It was in widespread use when I went to school in the late 1960s in western suburbs of Sydney. Not just aborigines. It will certainly bring back memories for me. Not pleasant ones.
Maybe the term was 'regional'- no, not very nice, a bit sad though, my mother used to make those Golliwogs, along with Raggedy Anne and Raggedy Andy dolls, teddy bears, clowns etc - I remember how popular they were as gifts. I never associated Golliwogs with anything to do with people - they were dolls.

Since: Jan 12

Where The Wild Things Grow

#15 May 21, 2012
OldsCool wrote:
<quoted text>
It really is just a doll, probably not the most popular in the 19-20th century. However it was popular in the USA, Britain and Australia.
The other argument is that are white, yellow and brown dolls just as racy. I expect the term "Golliwog" was resented, but "White Nurse", "Caspar" and "Pomee" didnt really bother us in the olden days.
I certainly remember being called a 'Pomee'- but I hadn't heard anyone referred to as 'Caspar' or 'White Nurse'(what is meant by that?)
King Poopeybum

Brisbane, Australia

#16 May 21, 2012
There should be a "King Poopeybum" doll , in honour of me. They would would be very popular , and a good seller all over the world...(I have many fans)
scooterman

Brunswick East, Australia

#17 May 21, 2012
Elias wrote:
Trust the Chinese to flog illegal stuff
Golliwogs are quite legal to sell in Australia.

As for the comments from the elder stating that the dolls were offensive, should be banned, doesn't bring unity within the community or 'bring back' equity etc I'd advise him to take up Olympic Games archery because he can draw a freakishly long bow.

For starters there is absolutely no connection between golliwogs and Aborigines at all and those who attempt to make a connection are merely feigning offence for the attention.

Since when did unity and equality in a community depend on the supposed qualities of a child's doll?

Secondly, golliwogs are intended for young children who fail to see any sort of political incorrectness or racist indoctrination in them and I doubt that many get sold to white supremacists at Christmas time.



OldsCool

Brisbane, Australia

#18 May 21, 2012
Caspar the white ghost-a cartoon. A "White Nurse" was probably the most feared of Aboriginal children, the "being" who passed you on to the doctors and hospital treatment at the Abo Clinics.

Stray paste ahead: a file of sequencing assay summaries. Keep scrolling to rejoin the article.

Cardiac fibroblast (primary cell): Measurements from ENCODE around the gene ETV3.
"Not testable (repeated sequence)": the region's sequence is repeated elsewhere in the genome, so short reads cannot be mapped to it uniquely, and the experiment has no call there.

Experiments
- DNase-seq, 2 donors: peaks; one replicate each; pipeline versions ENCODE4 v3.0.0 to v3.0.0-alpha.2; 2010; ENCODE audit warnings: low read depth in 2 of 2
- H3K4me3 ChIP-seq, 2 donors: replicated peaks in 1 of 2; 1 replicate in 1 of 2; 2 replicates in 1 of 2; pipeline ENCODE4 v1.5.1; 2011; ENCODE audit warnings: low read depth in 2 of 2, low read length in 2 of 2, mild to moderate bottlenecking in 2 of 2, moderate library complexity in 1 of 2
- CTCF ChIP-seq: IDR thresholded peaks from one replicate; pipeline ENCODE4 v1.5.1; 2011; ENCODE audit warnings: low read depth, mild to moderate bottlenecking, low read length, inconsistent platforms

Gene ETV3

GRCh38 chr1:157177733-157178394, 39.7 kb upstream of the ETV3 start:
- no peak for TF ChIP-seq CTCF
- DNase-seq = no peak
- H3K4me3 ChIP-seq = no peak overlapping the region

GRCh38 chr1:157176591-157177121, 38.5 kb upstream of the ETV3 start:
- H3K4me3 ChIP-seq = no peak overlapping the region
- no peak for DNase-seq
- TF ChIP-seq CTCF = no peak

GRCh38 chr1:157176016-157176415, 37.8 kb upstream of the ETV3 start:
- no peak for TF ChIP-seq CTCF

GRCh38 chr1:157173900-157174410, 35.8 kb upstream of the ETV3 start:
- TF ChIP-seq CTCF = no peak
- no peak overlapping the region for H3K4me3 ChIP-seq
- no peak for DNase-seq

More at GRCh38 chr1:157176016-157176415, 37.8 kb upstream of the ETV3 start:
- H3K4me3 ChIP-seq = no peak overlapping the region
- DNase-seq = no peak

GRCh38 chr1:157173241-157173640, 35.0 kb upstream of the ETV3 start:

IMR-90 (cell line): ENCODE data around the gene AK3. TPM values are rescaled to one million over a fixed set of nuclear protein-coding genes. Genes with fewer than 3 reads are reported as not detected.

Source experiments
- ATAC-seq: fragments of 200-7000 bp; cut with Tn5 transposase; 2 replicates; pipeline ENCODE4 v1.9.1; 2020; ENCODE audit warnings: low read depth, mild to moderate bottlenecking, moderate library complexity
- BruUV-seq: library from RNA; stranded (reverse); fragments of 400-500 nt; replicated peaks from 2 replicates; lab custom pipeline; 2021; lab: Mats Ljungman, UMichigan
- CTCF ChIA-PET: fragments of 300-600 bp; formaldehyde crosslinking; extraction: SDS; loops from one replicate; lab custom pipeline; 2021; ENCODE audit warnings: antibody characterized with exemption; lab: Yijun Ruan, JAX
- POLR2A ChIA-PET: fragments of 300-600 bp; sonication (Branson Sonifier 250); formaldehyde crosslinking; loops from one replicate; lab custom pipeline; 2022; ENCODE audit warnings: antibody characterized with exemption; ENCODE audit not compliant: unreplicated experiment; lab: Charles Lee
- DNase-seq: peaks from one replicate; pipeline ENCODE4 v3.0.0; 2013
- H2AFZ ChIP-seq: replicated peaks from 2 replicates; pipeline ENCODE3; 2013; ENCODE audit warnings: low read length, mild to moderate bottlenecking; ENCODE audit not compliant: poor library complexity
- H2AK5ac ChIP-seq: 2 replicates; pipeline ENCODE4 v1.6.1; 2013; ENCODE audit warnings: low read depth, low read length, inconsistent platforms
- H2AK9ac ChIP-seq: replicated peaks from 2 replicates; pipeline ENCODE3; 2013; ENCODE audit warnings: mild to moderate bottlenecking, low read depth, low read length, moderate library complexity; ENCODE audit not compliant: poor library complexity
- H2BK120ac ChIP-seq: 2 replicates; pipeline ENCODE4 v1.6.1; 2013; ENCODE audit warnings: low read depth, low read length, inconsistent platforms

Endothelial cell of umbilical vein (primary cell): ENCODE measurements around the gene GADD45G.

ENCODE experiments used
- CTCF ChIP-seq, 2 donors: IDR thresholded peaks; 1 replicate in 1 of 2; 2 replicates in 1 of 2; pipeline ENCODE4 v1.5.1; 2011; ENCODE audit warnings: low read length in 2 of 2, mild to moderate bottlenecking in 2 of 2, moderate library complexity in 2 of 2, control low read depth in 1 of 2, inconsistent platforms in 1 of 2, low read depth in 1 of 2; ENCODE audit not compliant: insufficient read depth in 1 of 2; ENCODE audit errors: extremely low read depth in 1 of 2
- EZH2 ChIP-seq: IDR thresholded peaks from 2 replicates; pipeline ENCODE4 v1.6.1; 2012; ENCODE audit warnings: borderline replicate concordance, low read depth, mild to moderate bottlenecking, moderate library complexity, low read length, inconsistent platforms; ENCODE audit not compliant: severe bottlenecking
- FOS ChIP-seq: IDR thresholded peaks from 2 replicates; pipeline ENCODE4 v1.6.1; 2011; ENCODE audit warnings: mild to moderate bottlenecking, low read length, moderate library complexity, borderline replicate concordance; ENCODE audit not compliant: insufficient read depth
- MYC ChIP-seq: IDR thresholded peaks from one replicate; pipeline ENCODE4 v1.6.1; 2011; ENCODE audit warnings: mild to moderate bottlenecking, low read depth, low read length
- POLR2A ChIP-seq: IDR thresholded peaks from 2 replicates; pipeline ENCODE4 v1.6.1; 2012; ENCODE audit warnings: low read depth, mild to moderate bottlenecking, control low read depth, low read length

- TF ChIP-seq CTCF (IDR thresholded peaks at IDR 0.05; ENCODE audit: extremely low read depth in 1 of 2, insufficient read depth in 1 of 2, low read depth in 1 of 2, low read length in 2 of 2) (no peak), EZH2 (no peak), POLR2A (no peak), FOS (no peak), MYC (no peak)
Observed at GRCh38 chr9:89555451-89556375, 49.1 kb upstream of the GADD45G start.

I went to school in East Perth in the 60's where the Abos were 70% in the majority. There was even a Wongi "Hostel" for young women attached to this inner city school.
Fortunately I was very hardy and the aboriginals were relatively malnutrished. Nonetheless the spirit of the aboriginal children weren generally far superior to us white natives but alas my childhood friends nearly all disappeared by high school.
However I can assure you that the children and their parents gave as good as they got and did it with equal humour and hatred.
Mind games

Saint Kilda, Australia

#19 May 21, 2012
Try the Apu doll. It is the symbol of 7/11

. By 2015, every wh!te family should have one!

Since: Jan 12

Where The Wild Things Grow

#20 May 21, 2012
scooterman wrote:
<quoted text>
Golliwogs are quite legal to sell in Australia.
As for the comments from the elder stating that the dolls were offensive, should be banned, doesn't bring unity within the community or 'bring back' equity etc I'd advise him to take up Olympic Games archery because he can draw a freakishly long bow.
For starters there is absolutely no connection between golliwogs and Aborigines at all and those who attempt to make a connection are merely feigning offence for the attention.
Since when did unity and equality in a community depend on the supposed qualities of a child's doll?
Secondly, golliwogs are intended for young children who fail to see any sort of political incorrectness or racist indoctrination in them and I doubt that many get sold to white supremacists at Christmas time.
The dolls were never intended to be used as a racist reference - I'm glad they are still legal because there is a shop nearby which has been selling them for a few years now. I know many Aboriginals and have never heard any one of them make a comment about the Golliwogs, so maybe it was a reference used in some areas and not others.